The general idea is to spray the frame all over with the larger can of cleaner, leaving for two or three minutes before washing off with clean water, perhaps putting a bit of elbow grease into those sheep droppings that have concreted themselves onto the underside of the down tube. Once done, 'tis but a simple matter of spraying on the protector part of the equation, before rubbing to a rather attractive shine with a dry cloth (obviously the latter does not apply to the matt product). According to Redant, the protection lasts for four weeks.

The latter I can pretty much attest to with regard to my two steel-framed bicycles. Though the titanium product is not specific to a more ferrous metal, it does seem to work rather well, for the finish has remained bright and shiny, with a noticeable reduction in all sorts of guff sticking to their nether regions. I have also prepared my Colnago C40 in similar manner, but due to its lack of mudguards, it has not been dragged out of repose to suffer the same slings and arrows of outrageous fortune endured by its steel brethren.

It is perhaps an obvious statement to point out that it will take more than a couple of months to test the veracity of Redant's claims, though they're currently looking rather prophetic I have to say. In the absence of steel specific protection, I'd happily endorse the titanium for that very purpose, and I'll get back to you on the carbon duo. Cost appears to be circa £9.99 per can, and though regular application of soap and water will keep your bike clean, from personal experience, it doesn't prevent bits of your expensive carbon frame from succumbing to sea salt and peat dust corrosion. I'm rather hoping the Redant protection will improve on that.

The Washing Machine Post:


I was recently sent some samples of the new Redant Precision range of bike cleaners to try out and see what I thought of them. I met Vern from Redant back at the Core Bike Show and found his story of wanting to bring a car detailing approach and quality of product to bike cleaning a compelling one. If you’ve not ever noticed the car detailing market, it’s full of people who take amazing care in the cleaning and presentation of their vehicles, agonising over ingredients and combinations of products for the highest quality finish and clean. It’s way too OCD for me personally, but I admire their focus and dedication and this applies to the products they use as well as the end result.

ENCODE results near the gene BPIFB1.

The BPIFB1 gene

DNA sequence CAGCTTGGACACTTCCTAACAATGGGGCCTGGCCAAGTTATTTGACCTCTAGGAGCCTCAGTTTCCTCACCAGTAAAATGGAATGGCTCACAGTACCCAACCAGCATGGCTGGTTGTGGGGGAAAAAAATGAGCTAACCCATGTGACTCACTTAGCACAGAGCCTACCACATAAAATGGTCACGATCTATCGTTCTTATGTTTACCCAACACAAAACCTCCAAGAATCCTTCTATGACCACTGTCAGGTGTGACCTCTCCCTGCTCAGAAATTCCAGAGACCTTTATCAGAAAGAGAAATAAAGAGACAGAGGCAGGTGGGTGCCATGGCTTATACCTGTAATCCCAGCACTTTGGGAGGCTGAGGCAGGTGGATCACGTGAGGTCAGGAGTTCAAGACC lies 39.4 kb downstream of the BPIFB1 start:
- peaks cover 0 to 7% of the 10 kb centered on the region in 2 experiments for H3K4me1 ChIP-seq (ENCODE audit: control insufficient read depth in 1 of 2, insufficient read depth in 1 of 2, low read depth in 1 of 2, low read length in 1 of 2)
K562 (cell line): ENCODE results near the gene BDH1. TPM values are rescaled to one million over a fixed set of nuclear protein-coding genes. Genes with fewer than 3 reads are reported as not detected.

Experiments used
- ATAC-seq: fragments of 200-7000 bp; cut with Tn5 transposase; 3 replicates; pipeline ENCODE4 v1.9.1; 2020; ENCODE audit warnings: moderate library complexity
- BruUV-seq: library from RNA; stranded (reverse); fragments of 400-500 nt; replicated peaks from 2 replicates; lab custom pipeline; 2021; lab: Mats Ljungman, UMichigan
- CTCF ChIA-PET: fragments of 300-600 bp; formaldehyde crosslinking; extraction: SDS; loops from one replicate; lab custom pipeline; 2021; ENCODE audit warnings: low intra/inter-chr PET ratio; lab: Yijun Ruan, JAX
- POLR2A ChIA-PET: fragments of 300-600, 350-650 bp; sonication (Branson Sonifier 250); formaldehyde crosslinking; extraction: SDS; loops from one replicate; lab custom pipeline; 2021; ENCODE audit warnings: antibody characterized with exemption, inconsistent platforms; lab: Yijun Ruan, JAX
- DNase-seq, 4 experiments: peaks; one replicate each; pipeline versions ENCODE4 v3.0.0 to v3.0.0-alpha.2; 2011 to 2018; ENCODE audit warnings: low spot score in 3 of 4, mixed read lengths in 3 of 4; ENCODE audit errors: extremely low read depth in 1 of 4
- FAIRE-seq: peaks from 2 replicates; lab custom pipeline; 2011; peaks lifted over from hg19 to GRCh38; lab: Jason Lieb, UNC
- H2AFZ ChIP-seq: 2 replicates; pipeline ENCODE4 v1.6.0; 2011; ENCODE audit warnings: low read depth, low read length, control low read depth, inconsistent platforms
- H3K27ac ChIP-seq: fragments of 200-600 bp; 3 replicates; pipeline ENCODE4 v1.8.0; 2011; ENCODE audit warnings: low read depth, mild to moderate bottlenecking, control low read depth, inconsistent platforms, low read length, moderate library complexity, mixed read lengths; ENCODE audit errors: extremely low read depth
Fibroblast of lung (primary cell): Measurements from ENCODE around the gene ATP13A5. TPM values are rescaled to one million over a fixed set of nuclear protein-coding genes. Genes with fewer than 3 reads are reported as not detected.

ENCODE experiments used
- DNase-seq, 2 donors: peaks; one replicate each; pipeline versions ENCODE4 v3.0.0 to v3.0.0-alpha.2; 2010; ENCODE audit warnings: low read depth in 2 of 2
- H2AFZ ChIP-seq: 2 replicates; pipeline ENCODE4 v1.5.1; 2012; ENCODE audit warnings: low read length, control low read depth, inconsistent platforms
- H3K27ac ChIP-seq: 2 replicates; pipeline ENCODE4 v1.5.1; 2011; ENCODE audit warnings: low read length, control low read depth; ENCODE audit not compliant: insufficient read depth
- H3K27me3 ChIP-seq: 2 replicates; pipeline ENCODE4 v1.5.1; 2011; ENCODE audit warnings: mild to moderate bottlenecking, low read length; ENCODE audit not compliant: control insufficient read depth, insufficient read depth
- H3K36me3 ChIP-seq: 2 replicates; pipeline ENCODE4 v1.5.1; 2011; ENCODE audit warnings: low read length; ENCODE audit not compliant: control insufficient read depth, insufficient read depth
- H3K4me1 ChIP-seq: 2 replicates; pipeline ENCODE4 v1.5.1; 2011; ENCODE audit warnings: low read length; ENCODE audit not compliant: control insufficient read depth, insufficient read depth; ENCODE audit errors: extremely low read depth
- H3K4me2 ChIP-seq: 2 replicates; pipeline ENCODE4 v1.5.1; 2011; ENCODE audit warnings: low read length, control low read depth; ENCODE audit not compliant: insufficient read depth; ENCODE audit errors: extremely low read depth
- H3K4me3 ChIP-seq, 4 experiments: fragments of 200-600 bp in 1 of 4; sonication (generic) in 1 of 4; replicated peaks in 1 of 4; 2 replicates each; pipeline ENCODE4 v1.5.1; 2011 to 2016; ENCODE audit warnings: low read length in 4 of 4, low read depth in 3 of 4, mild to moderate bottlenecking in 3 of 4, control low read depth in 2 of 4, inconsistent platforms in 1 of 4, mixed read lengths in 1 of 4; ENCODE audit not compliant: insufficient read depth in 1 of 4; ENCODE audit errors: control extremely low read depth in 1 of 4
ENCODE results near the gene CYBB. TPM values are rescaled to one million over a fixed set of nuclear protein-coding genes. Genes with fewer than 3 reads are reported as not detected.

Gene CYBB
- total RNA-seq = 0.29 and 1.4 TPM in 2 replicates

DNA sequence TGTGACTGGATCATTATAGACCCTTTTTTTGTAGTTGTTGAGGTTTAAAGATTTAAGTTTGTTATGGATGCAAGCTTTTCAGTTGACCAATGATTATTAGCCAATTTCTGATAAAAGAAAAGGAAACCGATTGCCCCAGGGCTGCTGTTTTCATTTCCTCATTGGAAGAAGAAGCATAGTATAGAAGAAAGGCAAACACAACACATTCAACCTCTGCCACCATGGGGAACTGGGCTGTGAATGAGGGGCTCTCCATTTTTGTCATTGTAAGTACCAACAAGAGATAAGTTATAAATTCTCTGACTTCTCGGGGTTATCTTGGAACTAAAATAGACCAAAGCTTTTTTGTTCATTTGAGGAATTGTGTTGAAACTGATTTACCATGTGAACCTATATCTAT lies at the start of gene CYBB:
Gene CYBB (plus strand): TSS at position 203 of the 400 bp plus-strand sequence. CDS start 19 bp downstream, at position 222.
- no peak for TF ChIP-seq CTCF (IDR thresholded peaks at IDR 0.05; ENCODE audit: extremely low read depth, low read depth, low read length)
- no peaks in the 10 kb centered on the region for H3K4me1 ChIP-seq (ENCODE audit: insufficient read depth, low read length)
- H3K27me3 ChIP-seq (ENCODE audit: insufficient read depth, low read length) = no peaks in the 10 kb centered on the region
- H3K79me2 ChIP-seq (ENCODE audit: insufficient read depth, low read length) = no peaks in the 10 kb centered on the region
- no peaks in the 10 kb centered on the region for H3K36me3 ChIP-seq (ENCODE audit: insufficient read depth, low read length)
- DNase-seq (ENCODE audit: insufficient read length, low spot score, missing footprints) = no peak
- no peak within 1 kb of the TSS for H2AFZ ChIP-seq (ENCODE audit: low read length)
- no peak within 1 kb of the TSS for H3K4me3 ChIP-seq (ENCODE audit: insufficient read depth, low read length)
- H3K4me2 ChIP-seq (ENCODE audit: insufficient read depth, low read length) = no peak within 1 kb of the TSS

The team behind Redant come from a background in chemistry and have taken a similarly focused approach to developing their products, making sure they both clean and protect your two wheeled pride and joy. Many of us have a lot invested in our bikes, so the idea of a top end cleaning system specifically formulated for the materials and paint finishes common to bikes is an interesting one. My bikes are amongst my most prized possessions so products like this are something I was definitely keen to check out. When you think of how many £5k+ or even £10k+ bikes you can buy now – you’ll want to take fantastically good care of them.

Redant have created a cleaner and a finishing agent for matt carbon frames, painted bike frames (carbon, steel or aluminium) and for titanium frames. I’ve been sent a set of each to try. The ingredients are designed to be safe for each type of frame finish, the cleaners are bio-degradable and the cleaners are designed to be sprayed all over your bike including the drivetrain, thanks to a degreasing agent as well. The cleaners are also PH neutral to ensure they’re kind to your frame. The frame protector finishing protects are also designed for each type of bike. For example the carbon/painted frame finish has a shine enhancer for paint finishes, whereas the matt finish one has a UV protector to help protect from the effects of the sun.